This week I’m reminded of an old joke: What’s black-and-white and black-and-white and black-and-white and black-and-white? A penguin rolling down a hill. Well, a nun, actually, but that’s not much of a lead-in to this week’s big title, is it?

PenguinsThe 2014 DreamWorks animated feature Penguins of Madagascar comes to 3D Blu-ray, Blu-ray, and DVD this week, featuring a Cheeto-loving bird and his tuxedoed friends. If you haven’t been following, Madagascar and Madagascar: Escape 2 Africa spawned an animated 2008 TV show called The Penguins of Madagascar—and that was so successful that Skipper, Kowalski, Rico and Private returned to the big screen as the stars of their own big-concept animated movie. The four penguins live at the Central Park zoo by day, but, like the platypus in Disney’s Phineas & Ferb, have a secret life as secret agents. In Penguins of Madagascar they join forces with a rival undercover organization to stop the evil Dr. Brine from destroying the world. It’s rated PG, which means, of course, that Dr. Brine isn’t as scary as he thinks he is.

SongoftheSeaFor a more obscure film that has a totally different style of animation there’s Song of the Sea, a 2014 Irish fantasy from the same people that gave us The Secret of Kells. Based on a Celtic myth, Song of the Sea tells the story of two children who live in a lighthouse with their father, and the daughter, Saoirse, who finds a shell flute that’s somehow tied to the mother who disappeared years ago. She finds out that she’s a Selkie, a mythical creature that lives on land as a human but transforms into a seal underwater. After the siblings are sent to live with a granny in the city, it takes teamwork and Saoirse’s powers to help them bring the tales their mother told them to life and help them find their way home. Song of the Sea is being released on Blu-ray combo or DVD, and the PG-rated film features the voice talents of Brendan Gleeson, Fionnula Flanagan, and David Rawle.

ExodusCecil B. De Mille’s The Ten Commandments was such a monumental film that director Ridley Scott really gave himself a challenge to retell the story of Moses leading the Israelites out of Egypt using today’s high-tech special effects. In Exodus: Gods and Kings, Christian Bale plays the character we all associate with Charlton Heston, while Joel Edgerton is Ramses, the Pharaoh who refuses to let his slaves leave. This version, which also stars John Turturro, Aaron Paul, Sigourney Weaver, and Ben Kingsley, comes to a deluxe edition 3D Blu-ray/Blu-ray combo or DVD on Tuesday. It’s not as compelling a story as the original, but Scott works special effects miracles with the plagues that the Israelite God sent to smite Egypt. It’s more violent and truncated than The Ten Commandments, but also less idealized and corny.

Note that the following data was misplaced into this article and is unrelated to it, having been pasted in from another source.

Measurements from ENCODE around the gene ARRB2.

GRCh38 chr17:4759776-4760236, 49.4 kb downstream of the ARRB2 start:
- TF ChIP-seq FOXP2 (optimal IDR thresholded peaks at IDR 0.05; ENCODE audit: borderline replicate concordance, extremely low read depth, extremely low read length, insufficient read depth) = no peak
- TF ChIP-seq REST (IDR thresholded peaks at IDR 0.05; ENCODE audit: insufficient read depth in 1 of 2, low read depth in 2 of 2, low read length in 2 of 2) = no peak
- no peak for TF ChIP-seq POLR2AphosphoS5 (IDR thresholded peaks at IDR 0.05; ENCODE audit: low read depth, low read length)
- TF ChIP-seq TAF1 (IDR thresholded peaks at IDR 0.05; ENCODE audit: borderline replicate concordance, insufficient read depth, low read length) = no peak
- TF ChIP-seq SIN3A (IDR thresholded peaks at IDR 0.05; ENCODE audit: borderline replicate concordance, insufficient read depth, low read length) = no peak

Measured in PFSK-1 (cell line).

annieI’m not sure the world needed another version of Annie, but we get one anyway this week. The 2014 PG remake starring Oscar nominee Quvenzhané Wallis, Cameron Diaz, and Jamie Foxx tells the familiar story of a little orphan girl who this time is living with a foster mom. And this time the plot thickens when a New York City mayoral candidate takes her in and tries to make political capital out of her. As with the 1982 version, songs add a little life to a comedy-drama that disappointed critics and audiences.

WKRPFinally, if your family likes older sitcoms and you don’t want to spend money on complete series until you sample a taste, this week you can try Season 2 of the ‘70s TV sitcom WKRP in Cincinnati, which featured one of the great ensemble casts of the decade and plenty of ‘70s music for the soundtrack. Andy Travis (Gary Sandy) was hired as the new program manager by the seldom-seen mother of station manager Arthur “Big Guy” Carlson. His job: turn the station into a Top-40 rock success, and that meant bringing in DJs Venus Flytrap (Tim Reid) and Dr. Johnny Fever (Howard Hesseman). Other cast members included a secretary (Loni Anderson) who refused to do anything but answer the telephone, along with a sorta-sleazy ad salesman (Frank Bonner), and a newsman (Richard Sanders) who taped “walls” on the floor around his desk and insisted that people “knock.” Quirky? You bet. Still funny? Yep.

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